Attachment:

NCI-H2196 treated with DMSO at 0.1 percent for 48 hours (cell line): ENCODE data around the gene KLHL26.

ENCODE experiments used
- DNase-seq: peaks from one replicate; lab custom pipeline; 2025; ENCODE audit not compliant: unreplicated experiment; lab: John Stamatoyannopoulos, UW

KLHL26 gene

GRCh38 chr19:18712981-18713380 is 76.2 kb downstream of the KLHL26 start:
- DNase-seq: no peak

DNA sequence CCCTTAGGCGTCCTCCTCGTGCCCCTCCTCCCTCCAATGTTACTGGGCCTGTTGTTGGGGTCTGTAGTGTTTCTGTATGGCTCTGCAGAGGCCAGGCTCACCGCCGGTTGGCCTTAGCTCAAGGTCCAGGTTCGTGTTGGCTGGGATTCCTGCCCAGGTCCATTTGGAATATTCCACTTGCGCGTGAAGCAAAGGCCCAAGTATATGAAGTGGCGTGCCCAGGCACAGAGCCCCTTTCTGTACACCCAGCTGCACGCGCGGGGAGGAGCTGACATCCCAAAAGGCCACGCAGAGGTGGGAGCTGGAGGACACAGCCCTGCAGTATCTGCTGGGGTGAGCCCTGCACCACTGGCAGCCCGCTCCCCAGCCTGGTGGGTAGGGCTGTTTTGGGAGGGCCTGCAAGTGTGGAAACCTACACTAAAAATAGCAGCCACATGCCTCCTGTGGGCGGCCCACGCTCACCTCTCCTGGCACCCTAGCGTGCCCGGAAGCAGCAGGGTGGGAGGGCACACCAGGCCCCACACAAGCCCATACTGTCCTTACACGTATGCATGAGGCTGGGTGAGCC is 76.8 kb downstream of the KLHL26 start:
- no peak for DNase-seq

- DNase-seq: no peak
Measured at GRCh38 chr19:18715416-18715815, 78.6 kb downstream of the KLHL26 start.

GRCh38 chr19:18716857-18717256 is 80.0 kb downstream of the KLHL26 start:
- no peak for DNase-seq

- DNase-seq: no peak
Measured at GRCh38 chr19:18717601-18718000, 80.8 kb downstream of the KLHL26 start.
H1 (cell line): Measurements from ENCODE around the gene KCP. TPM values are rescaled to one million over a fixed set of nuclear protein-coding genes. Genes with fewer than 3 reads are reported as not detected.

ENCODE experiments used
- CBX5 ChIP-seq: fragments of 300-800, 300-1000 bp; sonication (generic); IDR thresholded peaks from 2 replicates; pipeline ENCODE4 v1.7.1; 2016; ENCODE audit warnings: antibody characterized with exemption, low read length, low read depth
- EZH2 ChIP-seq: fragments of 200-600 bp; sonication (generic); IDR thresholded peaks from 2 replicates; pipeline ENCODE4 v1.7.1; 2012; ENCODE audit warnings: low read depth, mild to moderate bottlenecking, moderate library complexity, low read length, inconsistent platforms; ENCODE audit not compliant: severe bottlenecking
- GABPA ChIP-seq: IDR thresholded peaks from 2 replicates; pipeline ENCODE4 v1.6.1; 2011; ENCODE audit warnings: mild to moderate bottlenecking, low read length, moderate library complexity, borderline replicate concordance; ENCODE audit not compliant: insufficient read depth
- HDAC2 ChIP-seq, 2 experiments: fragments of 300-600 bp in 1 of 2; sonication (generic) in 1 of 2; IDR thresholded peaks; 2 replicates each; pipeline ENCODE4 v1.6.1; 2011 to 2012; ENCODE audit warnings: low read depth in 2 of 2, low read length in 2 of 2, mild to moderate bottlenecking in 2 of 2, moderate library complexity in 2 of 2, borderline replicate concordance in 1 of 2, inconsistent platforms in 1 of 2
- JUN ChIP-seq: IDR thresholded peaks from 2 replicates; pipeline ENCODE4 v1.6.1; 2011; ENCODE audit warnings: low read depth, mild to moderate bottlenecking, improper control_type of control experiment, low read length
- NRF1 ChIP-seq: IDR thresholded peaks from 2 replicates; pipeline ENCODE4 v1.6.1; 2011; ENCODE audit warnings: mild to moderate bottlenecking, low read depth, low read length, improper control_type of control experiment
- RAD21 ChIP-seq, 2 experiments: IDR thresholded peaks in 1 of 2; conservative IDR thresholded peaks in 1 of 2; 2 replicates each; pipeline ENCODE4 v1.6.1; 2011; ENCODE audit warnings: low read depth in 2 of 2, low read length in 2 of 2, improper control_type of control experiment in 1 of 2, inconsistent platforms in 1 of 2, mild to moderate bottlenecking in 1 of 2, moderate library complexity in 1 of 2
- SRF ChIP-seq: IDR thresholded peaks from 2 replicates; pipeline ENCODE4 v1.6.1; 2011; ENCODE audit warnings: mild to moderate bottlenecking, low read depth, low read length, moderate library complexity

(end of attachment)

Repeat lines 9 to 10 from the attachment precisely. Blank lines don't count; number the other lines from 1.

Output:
- DNase-seq: no peak
Measured at GRCh38 chr19:18715416-18715815, 78.6 kb downstream of the KLHL26 start.